To approach more justified ND uncertainties, the rules for the EXFOR interpretation shall be further discussed and developed, in particular the rules for rejecting outliers, and random ND files that are intended to describe prior distributions shall be generated. Further, model defects need to be treated.

  • 9.
    Jason, Hou
    et al.
    Univ Calif Berkeley, Dept Nucl Engn, Berkeley, CA 94720 USA.
    Qvist, Staffan
    Uppsala universitet, Teknisk-naturvetenskapliga vetenskapsområdet, Fysiska sektionen, Institutionen för fysik och astronomi, Tillämpad kärnfysik.
    Kellogg, Roger
    Argonne Natl Lab, Nucl Engn Div, 9700 S Cass Ave, Argonne, IL 60439 USA.
    Greenspan, Ehud
    Univ Calif Berkeley, Dept Nucl Engn, Berkeley, CA 94720 USA.
    3D in-core fuel management optimization for breed-and-burn reactors2016Ingår i: Progress in nuclear energy (New series), ISSN 0149-1970, E-ISSN 1878-4224, Vol. 88, s. 58-74Artikel i tidskrift (Refereegranskat)
    Abstract [en]

    Breed-and-burn (B&B) reactors are a special class of fast reactors that are designed to utilize low grade fuel such as depleted uranium without fuel reprocessing. One of the most challenging practical design feasibility issues faced by B&B reactors is the high level of radiation damage their fuel cladding has to withstand in order to sustain the B&B mode of operation more than twice the maximum radiation damage cladding materials were exposed to so far in fast reactors. This study explores the possibility of reducing the minimum required peak radiation damage by employment of 3-dimensional (3D) fuel shuffling that enables a significant reduction in the peak-to-average axial burnup, that is, more uniform fuel utilization. A new conceptual design of a B&B core made of axially segmented fuel assemblies was adopted to facilitate the 3D shuffling. Also developed is a Simulated Annealing (SA) algorithm to automate the search for the optimal 3D shuffling pattern (SP). The primary objective of the SA optimization is to minimize the peak radiation damage while its secondary objective is to minimize the burnup reactivity swing, radial power peaking factor and maximum change of fuel assembly power over the cycle. Also studied is the sensitivity of the 3D shuffled core performance to the number of axially stacked subassemblies, core height and power level.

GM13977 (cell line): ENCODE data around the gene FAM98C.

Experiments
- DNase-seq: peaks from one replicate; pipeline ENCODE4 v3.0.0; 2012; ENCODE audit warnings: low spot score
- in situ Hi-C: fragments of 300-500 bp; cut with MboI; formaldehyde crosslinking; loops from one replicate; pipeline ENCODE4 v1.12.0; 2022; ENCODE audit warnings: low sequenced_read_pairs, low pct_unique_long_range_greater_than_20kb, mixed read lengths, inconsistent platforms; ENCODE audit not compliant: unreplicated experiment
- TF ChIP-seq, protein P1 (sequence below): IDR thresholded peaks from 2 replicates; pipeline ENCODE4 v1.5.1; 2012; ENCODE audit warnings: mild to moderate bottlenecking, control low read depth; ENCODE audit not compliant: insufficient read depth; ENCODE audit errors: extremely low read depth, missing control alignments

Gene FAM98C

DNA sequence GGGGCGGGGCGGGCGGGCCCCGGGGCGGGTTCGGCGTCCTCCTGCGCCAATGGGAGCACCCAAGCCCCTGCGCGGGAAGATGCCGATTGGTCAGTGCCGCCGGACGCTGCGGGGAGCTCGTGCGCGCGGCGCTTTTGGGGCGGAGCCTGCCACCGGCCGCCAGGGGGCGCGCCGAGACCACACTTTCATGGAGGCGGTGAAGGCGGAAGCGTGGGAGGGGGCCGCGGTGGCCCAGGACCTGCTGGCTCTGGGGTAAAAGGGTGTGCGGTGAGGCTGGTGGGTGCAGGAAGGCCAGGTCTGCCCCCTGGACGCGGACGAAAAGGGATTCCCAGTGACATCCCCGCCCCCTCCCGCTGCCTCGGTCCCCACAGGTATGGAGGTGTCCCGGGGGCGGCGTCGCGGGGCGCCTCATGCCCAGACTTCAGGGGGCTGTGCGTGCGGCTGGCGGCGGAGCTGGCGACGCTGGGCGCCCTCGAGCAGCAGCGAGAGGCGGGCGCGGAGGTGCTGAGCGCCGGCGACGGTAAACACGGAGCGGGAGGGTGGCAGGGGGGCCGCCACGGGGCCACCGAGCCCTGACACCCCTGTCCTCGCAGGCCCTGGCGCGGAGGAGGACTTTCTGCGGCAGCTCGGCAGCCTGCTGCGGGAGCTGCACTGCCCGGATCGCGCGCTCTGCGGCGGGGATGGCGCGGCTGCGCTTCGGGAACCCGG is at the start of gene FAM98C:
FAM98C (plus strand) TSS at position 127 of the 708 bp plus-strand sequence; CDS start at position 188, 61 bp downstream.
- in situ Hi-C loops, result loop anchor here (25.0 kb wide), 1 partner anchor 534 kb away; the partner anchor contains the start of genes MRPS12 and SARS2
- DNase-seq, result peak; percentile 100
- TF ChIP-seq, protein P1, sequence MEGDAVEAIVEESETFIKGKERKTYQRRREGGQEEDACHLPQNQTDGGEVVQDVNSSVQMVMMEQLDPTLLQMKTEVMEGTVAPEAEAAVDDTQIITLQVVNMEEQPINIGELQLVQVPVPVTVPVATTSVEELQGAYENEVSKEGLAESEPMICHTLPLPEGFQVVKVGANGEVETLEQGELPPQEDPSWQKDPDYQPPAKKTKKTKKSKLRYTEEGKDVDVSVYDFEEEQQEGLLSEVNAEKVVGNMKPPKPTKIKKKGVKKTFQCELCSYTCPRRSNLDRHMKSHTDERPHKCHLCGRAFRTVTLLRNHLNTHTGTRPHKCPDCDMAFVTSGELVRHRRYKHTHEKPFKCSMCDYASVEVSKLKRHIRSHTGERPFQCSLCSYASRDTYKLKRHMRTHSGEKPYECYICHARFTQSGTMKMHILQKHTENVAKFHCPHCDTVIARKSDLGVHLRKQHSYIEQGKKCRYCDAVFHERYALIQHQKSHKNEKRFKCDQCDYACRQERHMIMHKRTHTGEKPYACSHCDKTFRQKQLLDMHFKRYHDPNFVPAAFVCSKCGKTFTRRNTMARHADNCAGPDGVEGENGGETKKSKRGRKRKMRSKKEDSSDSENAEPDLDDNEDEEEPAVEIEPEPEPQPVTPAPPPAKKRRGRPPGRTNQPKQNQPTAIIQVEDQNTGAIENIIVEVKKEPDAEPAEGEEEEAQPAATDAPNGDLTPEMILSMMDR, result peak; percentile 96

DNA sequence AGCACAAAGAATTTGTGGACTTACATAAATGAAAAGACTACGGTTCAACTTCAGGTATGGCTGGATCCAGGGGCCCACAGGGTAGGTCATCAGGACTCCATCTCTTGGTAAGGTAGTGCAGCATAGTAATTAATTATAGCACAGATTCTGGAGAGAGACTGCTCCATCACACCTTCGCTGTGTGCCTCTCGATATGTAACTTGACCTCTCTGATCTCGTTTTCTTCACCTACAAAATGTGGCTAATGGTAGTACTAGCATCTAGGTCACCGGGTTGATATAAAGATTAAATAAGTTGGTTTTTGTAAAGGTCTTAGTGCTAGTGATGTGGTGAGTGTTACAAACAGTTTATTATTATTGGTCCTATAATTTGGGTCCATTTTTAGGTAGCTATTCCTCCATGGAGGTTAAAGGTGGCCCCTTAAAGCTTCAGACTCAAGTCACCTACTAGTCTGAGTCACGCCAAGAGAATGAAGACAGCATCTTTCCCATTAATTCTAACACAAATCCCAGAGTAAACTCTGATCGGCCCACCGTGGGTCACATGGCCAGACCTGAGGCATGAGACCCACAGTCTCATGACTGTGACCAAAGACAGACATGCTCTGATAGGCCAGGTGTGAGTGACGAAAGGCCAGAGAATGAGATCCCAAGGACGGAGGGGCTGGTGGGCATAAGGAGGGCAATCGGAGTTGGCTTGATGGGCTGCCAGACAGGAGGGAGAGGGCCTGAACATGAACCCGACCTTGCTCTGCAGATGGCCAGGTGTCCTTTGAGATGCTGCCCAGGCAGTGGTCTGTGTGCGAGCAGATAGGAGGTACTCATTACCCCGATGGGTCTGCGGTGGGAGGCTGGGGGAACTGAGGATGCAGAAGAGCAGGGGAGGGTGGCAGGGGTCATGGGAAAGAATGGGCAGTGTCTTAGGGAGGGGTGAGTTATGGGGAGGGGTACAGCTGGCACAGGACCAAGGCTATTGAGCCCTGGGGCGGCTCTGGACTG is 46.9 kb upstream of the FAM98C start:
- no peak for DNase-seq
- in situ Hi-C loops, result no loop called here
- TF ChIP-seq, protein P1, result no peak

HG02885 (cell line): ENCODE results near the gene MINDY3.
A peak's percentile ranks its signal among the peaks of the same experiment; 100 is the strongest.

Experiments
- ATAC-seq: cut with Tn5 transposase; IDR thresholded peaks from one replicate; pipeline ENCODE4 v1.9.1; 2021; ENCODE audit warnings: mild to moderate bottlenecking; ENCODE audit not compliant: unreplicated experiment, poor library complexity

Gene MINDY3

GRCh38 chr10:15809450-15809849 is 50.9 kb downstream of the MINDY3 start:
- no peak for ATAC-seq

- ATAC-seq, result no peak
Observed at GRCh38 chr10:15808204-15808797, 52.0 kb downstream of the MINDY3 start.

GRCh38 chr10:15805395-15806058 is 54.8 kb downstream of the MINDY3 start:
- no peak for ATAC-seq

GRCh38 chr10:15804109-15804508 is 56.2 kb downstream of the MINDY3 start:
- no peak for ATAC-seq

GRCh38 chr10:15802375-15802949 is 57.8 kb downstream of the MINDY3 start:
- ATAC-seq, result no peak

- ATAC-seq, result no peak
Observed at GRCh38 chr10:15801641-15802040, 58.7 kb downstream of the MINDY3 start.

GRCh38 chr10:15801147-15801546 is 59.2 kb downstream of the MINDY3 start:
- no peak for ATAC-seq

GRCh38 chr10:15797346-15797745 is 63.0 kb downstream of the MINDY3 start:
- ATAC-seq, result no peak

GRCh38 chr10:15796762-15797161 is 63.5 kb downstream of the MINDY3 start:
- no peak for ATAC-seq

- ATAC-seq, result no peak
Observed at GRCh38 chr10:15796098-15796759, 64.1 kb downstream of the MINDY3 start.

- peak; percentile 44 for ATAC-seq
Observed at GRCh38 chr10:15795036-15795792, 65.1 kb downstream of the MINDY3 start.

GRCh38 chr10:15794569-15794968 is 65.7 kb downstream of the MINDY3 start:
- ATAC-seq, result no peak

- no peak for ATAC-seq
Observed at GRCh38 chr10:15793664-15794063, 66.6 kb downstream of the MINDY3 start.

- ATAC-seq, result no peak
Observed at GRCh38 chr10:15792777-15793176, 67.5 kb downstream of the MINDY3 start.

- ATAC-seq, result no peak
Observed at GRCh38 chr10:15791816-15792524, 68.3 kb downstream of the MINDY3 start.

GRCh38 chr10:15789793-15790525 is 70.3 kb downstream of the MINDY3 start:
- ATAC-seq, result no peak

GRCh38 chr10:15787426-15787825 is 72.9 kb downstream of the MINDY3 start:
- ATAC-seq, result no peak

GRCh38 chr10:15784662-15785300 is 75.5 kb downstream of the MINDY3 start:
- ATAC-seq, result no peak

It was found that compared with the optimal 2-dimensional (2D) shuffled core, the optimal 3D shuffled B&B core made of four 70 cm long axially stacked sub-assemblies and 12 radial shuffling batches offers a 1/3 reduction of the peak radiation damage level from 534 down to 351 displacements per atom (dpa), along with a 45% increase in the average fuel discharge burnup, and hence, the depleted uranium utilization, while satisfying all major neutronics and thermal-hydraulics design constraints. For the same peak dpa level, the 3D shuffling offers more than double the uranium utilization and the cycle length relative to 2D shuffling. The minimum peak radiation damage is increased to 360 or to 403 dpa if the core is made of, respectively, three - 70 cm or two - 140 cm long axially stacked subassemblies. Reducing the length of the subassemblies of B&B cores made of three-segment assemblies from 70 cm to 60 or 50 cm results in an increase in the peak radiation damage from 360 dpa to, respectively, 368 and 397 dpa.

  • 10. Maschek, W.
    et al.
    Chen, X.
    Delage, F.
    Femandez-Carretero, A.